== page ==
This remake of Hitchcock's unremarkable 1934 version is substantially better. As he said in his own words, "Let's say the first version is the work of a talented amateur and the second was made by a professional."

Naturally there are some events that may be commonplace in the mid 1950's that you would never do today with your child. Specifically, hand him off to a stranger you had just met. In this version the child is a boy of about 9, where the original featured a girl of about 13. I guess it doesn't matter, but I wonder why that character was changed.

This movie also features Doris Day in a rare dramatic role, although she plays a former professional singer and does get to exercise her voice in the movie. At least a plot point supports her doing so. The climatic scene at Albert Hall is retained very close to the original and is equally well done. The film is a good one, although it doesn't reach the heights of "Rear Window," "Psycho," "North by Northwest," "The 39 Steps," and other Hitchcock classics.

The Blu ray version is currently available as part of the "Alfred Hitchcock: The Masterpiece Collection" and will be available individually in the near future. The film is transferred with a 1080p resolution and a 1.85:1 aspect ratio. Frankly, the quality isn't quite as good as other films in the collection. My biggest issue is with the color. It looks washed out much of the time and I noticed some damaged sections of film. It doesn't appear much correction of the original print was attempted. Don't get me wrong, the movie is an improvement over the DVD, especially some of the detail but it could have been better. The audio is DTS-HD Master Audio Mono (over 2 channels) and is very good. It is clean and focused. Included are Spanish and English SDH subtitles.
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35 of 41 people found the following review helpful By Edward Correll on January 11, 2000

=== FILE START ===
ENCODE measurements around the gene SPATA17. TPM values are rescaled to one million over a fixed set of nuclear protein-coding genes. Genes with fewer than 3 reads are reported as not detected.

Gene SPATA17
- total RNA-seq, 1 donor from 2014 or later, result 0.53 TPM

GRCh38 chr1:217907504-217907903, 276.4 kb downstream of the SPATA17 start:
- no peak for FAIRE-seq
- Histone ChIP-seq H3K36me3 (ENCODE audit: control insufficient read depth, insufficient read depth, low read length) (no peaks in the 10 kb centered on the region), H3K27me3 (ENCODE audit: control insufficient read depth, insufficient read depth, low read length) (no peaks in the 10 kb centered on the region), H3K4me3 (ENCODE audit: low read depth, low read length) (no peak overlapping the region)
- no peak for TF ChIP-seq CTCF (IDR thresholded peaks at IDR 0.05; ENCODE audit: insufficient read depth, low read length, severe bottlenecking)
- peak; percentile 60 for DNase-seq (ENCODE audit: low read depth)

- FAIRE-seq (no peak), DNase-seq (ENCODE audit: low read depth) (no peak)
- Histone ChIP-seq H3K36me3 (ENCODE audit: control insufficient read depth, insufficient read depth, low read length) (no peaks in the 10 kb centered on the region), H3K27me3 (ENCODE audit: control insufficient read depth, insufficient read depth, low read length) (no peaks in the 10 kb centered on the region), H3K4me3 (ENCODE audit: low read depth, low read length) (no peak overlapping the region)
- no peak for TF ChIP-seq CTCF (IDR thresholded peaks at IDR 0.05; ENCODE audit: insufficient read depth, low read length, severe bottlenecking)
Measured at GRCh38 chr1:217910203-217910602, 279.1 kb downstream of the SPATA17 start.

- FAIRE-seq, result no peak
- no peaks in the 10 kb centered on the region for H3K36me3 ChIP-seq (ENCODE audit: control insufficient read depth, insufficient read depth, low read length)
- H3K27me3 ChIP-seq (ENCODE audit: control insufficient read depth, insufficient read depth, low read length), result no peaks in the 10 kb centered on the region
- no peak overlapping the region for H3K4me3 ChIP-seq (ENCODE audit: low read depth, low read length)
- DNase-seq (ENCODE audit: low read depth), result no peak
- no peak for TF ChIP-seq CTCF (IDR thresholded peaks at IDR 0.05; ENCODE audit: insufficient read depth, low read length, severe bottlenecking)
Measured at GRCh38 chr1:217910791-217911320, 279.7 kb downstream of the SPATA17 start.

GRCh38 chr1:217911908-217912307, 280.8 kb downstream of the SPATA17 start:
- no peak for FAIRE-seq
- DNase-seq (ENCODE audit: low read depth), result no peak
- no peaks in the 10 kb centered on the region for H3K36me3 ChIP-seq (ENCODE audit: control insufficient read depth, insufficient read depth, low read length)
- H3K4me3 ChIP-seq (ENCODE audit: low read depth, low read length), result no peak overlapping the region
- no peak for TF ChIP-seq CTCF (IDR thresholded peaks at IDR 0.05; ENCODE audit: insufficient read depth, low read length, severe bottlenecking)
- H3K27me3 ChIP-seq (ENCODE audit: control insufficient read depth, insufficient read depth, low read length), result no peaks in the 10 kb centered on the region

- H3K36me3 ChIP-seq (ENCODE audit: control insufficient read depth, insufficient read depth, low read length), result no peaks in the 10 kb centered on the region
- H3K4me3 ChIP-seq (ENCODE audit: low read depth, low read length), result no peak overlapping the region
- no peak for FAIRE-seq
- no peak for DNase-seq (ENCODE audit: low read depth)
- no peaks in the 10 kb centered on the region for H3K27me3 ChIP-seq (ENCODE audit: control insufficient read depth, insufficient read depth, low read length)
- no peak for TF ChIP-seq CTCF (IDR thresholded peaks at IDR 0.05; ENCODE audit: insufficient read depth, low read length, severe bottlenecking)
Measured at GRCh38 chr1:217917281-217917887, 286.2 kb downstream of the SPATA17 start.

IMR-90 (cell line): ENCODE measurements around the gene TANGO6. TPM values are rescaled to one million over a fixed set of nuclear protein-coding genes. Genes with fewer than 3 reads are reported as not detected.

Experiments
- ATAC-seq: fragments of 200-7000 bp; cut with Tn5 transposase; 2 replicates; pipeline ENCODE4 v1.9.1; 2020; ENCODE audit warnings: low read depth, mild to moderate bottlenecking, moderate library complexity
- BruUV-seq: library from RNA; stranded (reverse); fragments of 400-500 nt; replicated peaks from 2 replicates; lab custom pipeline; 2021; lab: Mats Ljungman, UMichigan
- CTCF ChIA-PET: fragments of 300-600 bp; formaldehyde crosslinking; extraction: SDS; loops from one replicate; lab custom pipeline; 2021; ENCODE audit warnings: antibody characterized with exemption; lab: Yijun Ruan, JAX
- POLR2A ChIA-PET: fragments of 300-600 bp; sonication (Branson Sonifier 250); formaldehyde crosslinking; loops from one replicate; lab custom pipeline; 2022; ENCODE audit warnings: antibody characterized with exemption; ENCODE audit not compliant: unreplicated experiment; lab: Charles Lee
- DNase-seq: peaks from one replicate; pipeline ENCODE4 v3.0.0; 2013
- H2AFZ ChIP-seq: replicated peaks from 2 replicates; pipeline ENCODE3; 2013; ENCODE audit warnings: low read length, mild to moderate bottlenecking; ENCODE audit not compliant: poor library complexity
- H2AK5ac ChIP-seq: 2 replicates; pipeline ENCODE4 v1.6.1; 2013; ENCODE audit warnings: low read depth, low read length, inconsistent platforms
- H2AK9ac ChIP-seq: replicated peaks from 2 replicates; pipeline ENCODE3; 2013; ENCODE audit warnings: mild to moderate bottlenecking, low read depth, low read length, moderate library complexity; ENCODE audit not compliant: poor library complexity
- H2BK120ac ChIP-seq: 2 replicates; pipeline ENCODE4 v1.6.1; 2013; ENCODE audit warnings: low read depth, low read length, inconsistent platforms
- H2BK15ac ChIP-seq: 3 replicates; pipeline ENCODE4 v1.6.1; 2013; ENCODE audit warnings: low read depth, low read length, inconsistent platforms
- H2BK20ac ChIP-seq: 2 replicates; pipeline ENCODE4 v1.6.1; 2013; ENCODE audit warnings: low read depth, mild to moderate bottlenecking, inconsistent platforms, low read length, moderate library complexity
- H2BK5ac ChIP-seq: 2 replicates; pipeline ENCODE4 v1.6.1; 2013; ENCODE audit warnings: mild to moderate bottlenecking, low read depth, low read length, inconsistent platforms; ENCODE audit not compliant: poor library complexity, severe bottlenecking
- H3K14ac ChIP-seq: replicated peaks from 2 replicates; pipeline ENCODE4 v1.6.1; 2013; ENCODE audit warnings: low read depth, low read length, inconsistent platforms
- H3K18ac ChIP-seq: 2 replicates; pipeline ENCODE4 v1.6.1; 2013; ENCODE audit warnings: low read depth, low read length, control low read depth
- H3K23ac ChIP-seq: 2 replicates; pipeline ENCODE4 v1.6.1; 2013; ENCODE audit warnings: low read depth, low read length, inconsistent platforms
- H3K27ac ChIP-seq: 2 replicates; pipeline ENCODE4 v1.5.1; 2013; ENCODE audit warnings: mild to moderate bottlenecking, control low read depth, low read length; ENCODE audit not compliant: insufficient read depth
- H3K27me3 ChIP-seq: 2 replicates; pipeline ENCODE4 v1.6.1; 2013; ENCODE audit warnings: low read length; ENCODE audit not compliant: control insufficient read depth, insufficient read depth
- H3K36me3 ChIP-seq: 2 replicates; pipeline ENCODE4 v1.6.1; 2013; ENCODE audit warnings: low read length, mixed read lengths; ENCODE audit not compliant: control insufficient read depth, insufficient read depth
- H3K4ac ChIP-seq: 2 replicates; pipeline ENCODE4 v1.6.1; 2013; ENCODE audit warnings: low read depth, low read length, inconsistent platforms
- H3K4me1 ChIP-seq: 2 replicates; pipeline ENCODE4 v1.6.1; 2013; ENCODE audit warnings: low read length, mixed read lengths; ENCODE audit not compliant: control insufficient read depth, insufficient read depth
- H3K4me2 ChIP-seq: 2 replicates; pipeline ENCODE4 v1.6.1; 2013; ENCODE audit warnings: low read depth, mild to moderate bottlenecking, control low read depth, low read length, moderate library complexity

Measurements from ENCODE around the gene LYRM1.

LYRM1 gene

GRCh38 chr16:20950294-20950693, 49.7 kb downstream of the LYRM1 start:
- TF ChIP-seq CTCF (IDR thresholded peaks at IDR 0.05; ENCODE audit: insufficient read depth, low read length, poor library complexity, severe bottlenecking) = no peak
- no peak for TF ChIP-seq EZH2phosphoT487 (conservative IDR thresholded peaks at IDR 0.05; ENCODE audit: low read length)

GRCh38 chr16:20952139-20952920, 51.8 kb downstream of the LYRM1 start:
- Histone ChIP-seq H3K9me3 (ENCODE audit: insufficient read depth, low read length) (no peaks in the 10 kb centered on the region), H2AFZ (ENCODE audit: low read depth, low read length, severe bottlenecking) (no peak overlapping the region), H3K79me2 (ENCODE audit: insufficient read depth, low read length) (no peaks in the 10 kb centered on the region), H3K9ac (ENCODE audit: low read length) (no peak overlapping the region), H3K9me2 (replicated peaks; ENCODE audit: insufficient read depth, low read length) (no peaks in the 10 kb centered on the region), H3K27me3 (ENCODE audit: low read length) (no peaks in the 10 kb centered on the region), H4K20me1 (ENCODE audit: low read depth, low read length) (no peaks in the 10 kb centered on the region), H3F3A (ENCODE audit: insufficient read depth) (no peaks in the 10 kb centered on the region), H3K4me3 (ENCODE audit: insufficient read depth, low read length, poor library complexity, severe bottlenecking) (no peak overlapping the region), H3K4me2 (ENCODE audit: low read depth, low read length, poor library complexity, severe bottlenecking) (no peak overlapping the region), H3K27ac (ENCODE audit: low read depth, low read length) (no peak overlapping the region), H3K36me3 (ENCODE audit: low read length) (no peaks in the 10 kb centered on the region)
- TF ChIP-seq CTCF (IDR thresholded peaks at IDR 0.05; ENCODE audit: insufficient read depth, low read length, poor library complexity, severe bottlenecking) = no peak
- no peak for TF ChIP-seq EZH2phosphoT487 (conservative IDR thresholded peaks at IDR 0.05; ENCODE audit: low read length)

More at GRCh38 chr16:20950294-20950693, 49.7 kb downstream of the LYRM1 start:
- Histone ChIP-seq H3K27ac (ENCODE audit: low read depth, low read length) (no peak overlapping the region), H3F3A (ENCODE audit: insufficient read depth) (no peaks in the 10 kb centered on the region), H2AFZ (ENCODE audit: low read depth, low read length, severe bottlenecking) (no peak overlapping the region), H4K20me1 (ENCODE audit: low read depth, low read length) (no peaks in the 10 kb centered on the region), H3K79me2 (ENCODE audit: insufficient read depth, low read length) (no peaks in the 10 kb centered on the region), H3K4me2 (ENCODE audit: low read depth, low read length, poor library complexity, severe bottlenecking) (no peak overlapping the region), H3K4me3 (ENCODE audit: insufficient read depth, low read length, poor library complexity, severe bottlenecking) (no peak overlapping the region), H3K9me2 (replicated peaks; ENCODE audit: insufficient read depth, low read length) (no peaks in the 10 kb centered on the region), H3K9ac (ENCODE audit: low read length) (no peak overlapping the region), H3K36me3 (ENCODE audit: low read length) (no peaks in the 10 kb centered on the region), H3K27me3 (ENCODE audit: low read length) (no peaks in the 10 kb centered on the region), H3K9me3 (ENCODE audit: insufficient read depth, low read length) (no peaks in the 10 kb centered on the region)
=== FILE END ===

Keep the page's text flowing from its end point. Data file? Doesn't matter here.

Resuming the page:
Format: VHS Tape
Alfred Hitchcock's second version of one of his favorite stories is one of the best, most dramatic suspense films of all. It stars James Stewart and Doris Day as an American couple vacationing in Morocco whose young son is kidnapped to insure their silence when they discover an assassination plot. Moving his film from Africa to England, Hitchcock dazzles American eyes with beautiful and exotic locales while employing his trademark policy of allowing the viewers to know more than the characters know in order to keep suspense at its height. Boy, does that work! I have seen the film more than a dozen times and still can't stay off the edge of the seat. One of the greatest casting coups in Hitchcock history has Doris Day playing the anguished mother and wife of the man who knew too much, and although the story's title names the man, it is the wife's story all the way. She is the emotional center of the story; it is her intuitions, her suspicions, her deductions that propel the narrative, and Doris Day plays the part to a fare-thee-well offering a performance which sizzles through a gamut of emotions from the lighthearted fun of dueting with her little boy (to the by now standard, "Whatever Will Be Will Be") to the anguish of having to decide to try to stop the assassination even though it may cost her son's life. Day never makes a false move; her hysteria on learning of her son's kidnapping is a masterpiece of acting control and her anguish during the concert in the Albert Hall where the assassination is to take place is palpable to the viewer even though it is communicated only visually. This film is perfect Hitchcock and an extraordinary revelation of Doris Day to those who know her only as a comedienne. I might add that when Queen Elizabeth knighted Sir Alfred, he chose the Albert Hall sequence from this film to be the capstone of the film excerpts presented at the ceremony.